Roasted Parsnips are simple to make and incredibly delicious as a vegetable side to any dinner. They have a natural sweetness that caramelizes in the oven for a delicious flavor.
I don’t understand how parsnips haven’t gotten their moment of trendiness and hype in the food world.
I mean, if brussels sprouts have already had their moment, why not parsnips?
Parsnips are one of the most underrated vegetables and one of my favorites. They’re SO good.
Even my toddler devours parsnips. That’s saying something.
Today I’m sharing what I think is the best way to prepare them: roasted in a hot oven until they’re golden brown, caramelized, sweet, and tender, all while intensifying the natural (and unique!) flavor of parsnips.
What are parsnips?
Parsnips are a root vegetable in the carrot family. They look like fatter, white carrots.
Some people describe the taste of parsnips as like a spicy carrot, but I don’t view them this way.
Parsnips are sweeter than carrots, with a nutty and earthy flavor.
I also wouldn’t describe parsnips as spicy, but rather as “spiced.” As if the vegetable had been seasoned with a combination of warm spices like cinnamon, clove, nutmeg, etc. The flavor is SO delicious.
How to pick the best parsnips:
Smaller parsnips tend to be better for a few reasons.
- The bigger the parsnip, the tougher the outer skin gets. The parsnips below definitely have to be peeled. Sometimes the smaller, younger parsnips you can get away with not peeling.
- The bigger the parsnip, the more fibrous and larger the inner core is. The really huge ones, you may have to cut the inner core out for a more pleasant eating experience. Smaller parsnips often have a better texture.
- Smaller parsnips also tend to have better flavor. This is true of a lot of vegetables.
So if you can help it, try to pick smaller parsnips.
My store sells them pre-packaged in bags, so I usually don’t have much choice, but I look among the bags and try to select smaller ones from there.
Do you have to peel parsnips?
The big ones, yes. The skin is usually fairly tough and woody.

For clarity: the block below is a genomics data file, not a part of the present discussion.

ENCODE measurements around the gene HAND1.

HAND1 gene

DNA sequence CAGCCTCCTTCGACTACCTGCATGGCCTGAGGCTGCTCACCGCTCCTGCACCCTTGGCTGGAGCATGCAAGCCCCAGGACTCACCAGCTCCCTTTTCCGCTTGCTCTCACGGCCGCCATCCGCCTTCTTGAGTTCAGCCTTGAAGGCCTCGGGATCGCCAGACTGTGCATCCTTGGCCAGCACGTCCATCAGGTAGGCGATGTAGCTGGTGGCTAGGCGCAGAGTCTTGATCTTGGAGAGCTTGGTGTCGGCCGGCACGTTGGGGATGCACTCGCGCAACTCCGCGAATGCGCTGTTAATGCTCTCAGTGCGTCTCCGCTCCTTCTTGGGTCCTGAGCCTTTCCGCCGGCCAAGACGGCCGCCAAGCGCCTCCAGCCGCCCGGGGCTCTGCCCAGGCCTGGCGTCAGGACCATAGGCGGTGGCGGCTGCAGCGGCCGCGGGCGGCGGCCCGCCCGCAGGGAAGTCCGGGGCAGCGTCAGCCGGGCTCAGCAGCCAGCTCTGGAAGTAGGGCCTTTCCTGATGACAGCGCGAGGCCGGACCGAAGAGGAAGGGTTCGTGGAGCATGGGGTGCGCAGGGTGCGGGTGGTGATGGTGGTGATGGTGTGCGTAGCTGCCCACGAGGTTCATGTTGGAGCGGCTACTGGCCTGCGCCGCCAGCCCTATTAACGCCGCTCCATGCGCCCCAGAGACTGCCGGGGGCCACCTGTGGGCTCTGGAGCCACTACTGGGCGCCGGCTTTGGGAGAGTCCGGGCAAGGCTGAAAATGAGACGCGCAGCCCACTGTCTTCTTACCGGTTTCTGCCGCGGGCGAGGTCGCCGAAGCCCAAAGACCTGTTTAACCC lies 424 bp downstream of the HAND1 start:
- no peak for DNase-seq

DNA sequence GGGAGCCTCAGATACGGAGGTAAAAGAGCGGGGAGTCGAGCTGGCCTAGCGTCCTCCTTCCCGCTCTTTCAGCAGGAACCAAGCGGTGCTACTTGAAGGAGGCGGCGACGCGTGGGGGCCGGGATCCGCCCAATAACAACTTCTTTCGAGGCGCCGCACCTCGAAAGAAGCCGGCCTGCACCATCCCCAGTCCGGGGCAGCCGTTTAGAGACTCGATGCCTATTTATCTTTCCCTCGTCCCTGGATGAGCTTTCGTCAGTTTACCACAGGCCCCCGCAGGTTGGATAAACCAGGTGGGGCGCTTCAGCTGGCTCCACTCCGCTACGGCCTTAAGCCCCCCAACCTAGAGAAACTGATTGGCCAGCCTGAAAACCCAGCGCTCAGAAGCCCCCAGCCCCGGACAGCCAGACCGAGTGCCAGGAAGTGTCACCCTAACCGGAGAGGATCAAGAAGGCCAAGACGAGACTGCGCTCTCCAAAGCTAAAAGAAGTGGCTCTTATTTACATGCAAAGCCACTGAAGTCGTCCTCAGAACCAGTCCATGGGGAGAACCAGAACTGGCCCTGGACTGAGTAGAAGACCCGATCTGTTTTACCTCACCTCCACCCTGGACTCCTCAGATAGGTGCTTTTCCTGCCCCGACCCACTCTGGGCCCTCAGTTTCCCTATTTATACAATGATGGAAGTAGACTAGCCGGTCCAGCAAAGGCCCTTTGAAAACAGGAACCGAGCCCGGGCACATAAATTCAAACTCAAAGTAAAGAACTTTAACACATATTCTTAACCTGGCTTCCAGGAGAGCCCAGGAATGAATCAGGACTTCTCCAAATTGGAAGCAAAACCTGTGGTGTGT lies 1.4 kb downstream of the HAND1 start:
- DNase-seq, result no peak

If you have some smaller, younger parsnips, you may be able to leave the skin on.
How to Cut Parsnips
Parsnips look annoying to cut into even pieces because the size usually varies hugely from top to bottom, but it’s actually pretty easy.
I like to cut the parsnips into matchsticks. Cut each parsnip in half at the middle, to split the larger diameter top part from the thinner bottom part.
Then you can cut the bottom smaller part in half, and the larger tops into thirds or quarters so everything is about the same size and cooks evenly.
You can also cut parsnips into coins, but toward the larger tops of the parsnip, you’ll have to cut them into half-moons or even quarters because it’s so much bigger than the thin bottoms of the parsnip.
How to Make Roasted Parsnips
Once you have the parsnip matchsticks, place them in a big bowl and toss with oil, salt, and pepper:
Distribute them in a single layer on a baking sheet:
They should ideally have a little bit of room in the sides so the steam can escape while cooking and the parsnips can brown.
Roast for about 30 minutes, tossing once throughout, until the parsnips are caramelized and golden brown on the edges, and tender in the middle:
Tips and FAQs:
Can these be frozen? Yes, since they’ve already been cooked, they freeze well for up to 1 month.
How to store: These will keep well in the fridge for 3 days. Just microwave them to reheat, or heat them up in the oven.
Can you roast parsnips in advance? Yes, these re-heat well. Toss in another tbsp of olive oil, then heat in a dish in a 350F oven for about 10 minutes, or until warmed through.
What other flavors can you add? For a sweeter flavor, add 1-2 tbsp of maple syrup, and ground spices like cinnamon, nutmeg, cloves, ginger, and allspice. You can get more flavor ideas from The Flavor Bible (affiliate), one of my favorite books!
- 3 lbs parsnips
- 3 tbsp olive oil
- 1/2 tsp sea salt
- 1/4 tsp freshly ground black pepper
- Preheat the oven to 425F.
- Peel the parsnips, then cut into evenly sized matchsticks.
- Place in a large bowl and toss with the olive oil, salt, and pepper.
- Evenly distribute the parsnips on a baking sheet in a single layer, making sure they have a little room on the sides to brown and caramelize.
- Roast for about 20-25 minutes, until the parsnips are starting to turn golden brown on the edges. Toss the parsnips to redistribute, then roast for another 10-15 minutes, until tender and golden.
- Serve warm and enjoy!
Nutrition is estimated using a food database and is only intended to be used as a guideline for informational purposes.